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Cresskill, New Jersey Revolutionary War Sites
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Revolutionary War New Jersey
(Known as Lower Closter Landing Road at the time of the Revolutionary War)
Historic Sites in Cresskill, NJ

Huyler's Landing Road Marker
East Madison Ave. and County Rd.
Map / Directions to Huyler's Landing Road

Map / Directions to all Cresskill Revolutionary War Sites

This sign marks the site of Huyler's Landing Road, which was known at the time of the Revolutionary War as Lower Closter Landing Road. The road ran from here to a dock on the Hudson River called Lower Closter Landing, and later Huyler's Landing. The sign notes the road's use by attacking forces on two notable occasions during the Revolutionary War.

On November 20, 1776, British and Hessian troops under General Cornwallis crossed the Hudson River from New York City, disembarked at Lower Closter Landing, and traveled inland up the road. From here they turned south, traveling down what is now Tenafly Road in Tenafly, making their way towards the American troops encamped at Fort Lee. [1]

The raid the sign refers to actually occurred on May 9, 1779, not May 10. The raid was one of many conducted in Bergen County by Tories (Americans who remained loyal to the British during the Revolutionary War). This raid was particularly destructive. Among the casualties of the raid was 89-year-old Douwe Tallman, who died of bayonet wounds two days later; he is buried at Sautjes Tave's Begraven Ground Cemetery in neighboring Demarest. [2]

Revolutionary War New Jersey
Captain John Huyler's Farm
Captain John Huyler's Farm

Site of Captain John Huyler's Farm
County Rd. and Linwood Ave.
Map / Directions to the site of Captain John Huyler's Farm
Map / Directions to all Cresskill Revolutionary War Sites

This house is a private residence.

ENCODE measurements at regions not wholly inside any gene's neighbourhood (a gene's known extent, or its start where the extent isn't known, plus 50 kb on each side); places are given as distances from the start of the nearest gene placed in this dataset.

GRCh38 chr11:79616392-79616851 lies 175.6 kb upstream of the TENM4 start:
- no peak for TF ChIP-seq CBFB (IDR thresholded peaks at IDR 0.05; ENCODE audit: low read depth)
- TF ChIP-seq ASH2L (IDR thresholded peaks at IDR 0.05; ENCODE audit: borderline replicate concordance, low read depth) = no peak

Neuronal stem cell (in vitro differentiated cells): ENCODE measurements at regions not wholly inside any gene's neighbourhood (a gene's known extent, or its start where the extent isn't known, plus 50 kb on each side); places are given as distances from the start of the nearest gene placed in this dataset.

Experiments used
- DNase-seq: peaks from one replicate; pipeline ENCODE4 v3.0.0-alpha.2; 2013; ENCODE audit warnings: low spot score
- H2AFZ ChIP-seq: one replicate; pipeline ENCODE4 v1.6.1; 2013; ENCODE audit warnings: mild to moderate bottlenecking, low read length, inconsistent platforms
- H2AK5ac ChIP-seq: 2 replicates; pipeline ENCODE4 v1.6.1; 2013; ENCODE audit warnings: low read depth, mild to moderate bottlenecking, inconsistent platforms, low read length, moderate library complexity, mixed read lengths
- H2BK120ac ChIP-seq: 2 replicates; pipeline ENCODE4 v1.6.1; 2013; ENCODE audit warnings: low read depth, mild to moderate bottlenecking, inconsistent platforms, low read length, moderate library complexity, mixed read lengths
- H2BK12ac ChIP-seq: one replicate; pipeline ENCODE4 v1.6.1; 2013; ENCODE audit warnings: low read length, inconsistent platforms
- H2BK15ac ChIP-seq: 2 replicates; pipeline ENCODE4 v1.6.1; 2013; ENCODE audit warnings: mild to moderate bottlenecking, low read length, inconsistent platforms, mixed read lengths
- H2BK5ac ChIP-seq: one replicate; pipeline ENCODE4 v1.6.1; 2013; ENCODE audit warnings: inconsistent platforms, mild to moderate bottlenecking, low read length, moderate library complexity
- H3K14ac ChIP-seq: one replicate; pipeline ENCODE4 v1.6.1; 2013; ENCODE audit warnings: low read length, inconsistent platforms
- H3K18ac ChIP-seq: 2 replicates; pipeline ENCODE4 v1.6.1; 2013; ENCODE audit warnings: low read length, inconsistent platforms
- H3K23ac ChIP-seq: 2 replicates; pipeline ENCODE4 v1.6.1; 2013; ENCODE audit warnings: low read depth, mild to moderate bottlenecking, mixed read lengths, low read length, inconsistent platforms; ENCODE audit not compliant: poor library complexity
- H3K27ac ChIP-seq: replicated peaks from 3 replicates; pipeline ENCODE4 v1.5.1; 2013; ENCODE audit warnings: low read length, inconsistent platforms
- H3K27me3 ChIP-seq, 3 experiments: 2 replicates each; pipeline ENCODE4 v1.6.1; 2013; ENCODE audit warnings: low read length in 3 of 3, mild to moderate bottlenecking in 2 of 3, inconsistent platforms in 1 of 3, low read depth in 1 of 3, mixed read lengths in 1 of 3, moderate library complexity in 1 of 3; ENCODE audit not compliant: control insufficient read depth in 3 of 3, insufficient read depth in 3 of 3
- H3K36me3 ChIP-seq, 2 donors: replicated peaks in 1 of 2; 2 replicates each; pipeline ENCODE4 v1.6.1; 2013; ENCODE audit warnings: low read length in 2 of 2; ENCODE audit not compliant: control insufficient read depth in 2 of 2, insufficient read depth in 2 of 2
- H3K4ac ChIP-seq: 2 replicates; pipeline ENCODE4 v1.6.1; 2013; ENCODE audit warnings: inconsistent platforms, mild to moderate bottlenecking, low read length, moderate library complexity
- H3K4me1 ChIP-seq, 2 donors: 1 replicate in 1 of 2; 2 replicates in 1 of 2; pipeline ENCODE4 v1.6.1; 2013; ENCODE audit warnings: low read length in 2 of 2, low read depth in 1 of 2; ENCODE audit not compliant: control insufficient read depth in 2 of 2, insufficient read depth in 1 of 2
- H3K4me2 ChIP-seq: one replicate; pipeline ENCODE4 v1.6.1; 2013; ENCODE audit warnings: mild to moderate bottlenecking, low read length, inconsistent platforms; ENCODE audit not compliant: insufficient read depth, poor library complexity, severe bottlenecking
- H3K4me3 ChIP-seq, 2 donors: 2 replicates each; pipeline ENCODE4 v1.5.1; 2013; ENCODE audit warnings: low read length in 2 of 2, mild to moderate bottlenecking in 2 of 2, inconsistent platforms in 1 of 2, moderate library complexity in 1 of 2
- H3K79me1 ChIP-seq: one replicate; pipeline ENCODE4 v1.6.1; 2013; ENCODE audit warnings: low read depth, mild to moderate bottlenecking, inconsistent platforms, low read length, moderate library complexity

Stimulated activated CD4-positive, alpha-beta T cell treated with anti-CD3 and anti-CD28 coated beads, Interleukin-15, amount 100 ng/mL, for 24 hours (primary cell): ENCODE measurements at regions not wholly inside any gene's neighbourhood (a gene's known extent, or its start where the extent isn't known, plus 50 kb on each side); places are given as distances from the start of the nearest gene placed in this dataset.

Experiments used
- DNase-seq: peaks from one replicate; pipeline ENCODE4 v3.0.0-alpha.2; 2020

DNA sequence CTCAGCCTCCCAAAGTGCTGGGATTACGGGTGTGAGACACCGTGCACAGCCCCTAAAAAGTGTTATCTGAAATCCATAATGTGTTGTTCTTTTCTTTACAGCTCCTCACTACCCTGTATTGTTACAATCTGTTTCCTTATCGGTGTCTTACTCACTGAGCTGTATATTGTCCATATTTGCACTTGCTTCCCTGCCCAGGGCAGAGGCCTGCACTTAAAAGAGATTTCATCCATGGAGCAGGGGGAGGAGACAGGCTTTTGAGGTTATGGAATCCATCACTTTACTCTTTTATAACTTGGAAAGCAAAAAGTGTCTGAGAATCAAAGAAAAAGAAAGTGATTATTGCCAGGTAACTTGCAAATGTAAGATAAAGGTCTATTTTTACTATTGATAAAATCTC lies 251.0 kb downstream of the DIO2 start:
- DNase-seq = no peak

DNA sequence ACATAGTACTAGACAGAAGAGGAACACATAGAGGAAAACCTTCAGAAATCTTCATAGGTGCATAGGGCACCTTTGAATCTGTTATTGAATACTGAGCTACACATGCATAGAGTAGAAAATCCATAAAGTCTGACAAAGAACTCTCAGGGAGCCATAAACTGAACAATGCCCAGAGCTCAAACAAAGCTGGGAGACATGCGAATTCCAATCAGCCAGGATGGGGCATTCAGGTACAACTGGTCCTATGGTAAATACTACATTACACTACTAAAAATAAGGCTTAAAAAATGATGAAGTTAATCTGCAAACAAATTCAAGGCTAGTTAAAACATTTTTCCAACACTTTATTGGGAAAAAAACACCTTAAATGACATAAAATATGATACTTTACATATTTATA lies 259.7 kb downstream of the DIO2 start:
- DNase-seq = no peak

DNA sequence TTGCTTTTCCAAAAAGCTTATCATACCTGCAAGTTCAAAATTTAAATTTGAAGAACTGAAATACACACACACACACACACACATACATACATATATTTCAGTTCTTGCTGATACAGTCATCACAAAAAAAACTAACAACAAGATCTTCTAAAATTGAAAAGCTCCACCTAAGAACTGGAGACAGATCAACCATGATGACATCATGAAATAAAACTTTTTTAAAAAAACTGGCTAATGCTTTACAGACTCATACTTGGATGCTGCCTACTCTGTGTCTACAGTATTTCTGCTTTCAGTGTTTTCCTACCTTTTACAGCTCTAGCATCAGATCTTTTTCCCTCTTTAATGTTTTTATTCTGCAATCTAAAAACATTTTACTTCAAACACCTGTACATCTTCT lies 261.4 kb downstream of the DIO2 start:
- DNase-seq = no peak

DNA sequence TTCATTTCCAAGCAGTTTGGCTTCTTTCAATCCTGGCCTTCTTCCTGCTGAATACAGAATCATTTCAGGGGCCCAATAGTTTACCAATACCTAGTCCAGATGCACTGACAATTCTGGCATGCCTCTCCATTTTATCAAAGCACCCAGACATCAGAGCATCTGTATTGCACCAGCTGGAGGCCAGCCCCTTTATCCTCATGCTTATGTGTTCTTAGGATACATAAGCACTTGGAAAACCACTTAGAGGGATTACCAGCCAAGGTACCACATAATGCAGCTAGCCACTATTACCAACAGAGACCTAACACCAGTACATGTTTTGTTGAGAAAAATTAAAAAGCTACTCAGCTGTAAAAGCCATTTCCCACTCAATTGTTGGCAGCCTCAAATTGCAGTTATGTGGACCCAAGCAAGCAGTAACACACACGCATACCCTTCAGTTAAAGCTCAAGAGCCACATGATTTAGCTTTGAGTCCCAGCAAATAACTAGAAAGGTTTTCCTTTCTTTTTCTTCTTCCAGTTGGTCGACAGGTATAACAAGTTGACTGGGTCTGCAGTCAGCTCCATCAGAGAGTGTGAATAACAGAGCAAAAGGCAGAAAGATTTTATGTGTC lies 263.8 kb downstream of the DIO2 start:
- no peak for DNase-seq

Please respect the privacy and property of the owners.

Although this house was built in 1836, more than a half-century after the end of the Revolutionary War, the property has Revolutionary War significance. The Bergen County Historical Society plaque at the house explains that this property was part of a 180-acre farm which belonged to a Tory named John Ackerson. The property ran from the Tenakill Brook, which runs along just west of Piermont Road, to the Hudson River, about two miles to the east. Lower Closter Landing Road, later called Huyler's Landing Road (see above entry), was the northern border of the farm.

John Ackerson was one of many Tories in the Hackensack Valley area to have his property confiscated during the war by the state of New Jersey. The property was purchased after the war was over in 1784 by John Huyler, who served in the war as a captain in the Bergen County Militia. Huyler's own home had been burned in the May 9, 1779 Tory raid mentioned in the above entry. This house was built by John Huyler's son Peter in 1836. [3]

Revolutionary War New Jersey
Benjamin Westervelt House
Cresskill New Jersey in the Revolutionary War

Benjamin P. Westervelt House
County Rd. and Westervelt Pl.
Map / Directions to the Benjamin Westervelt House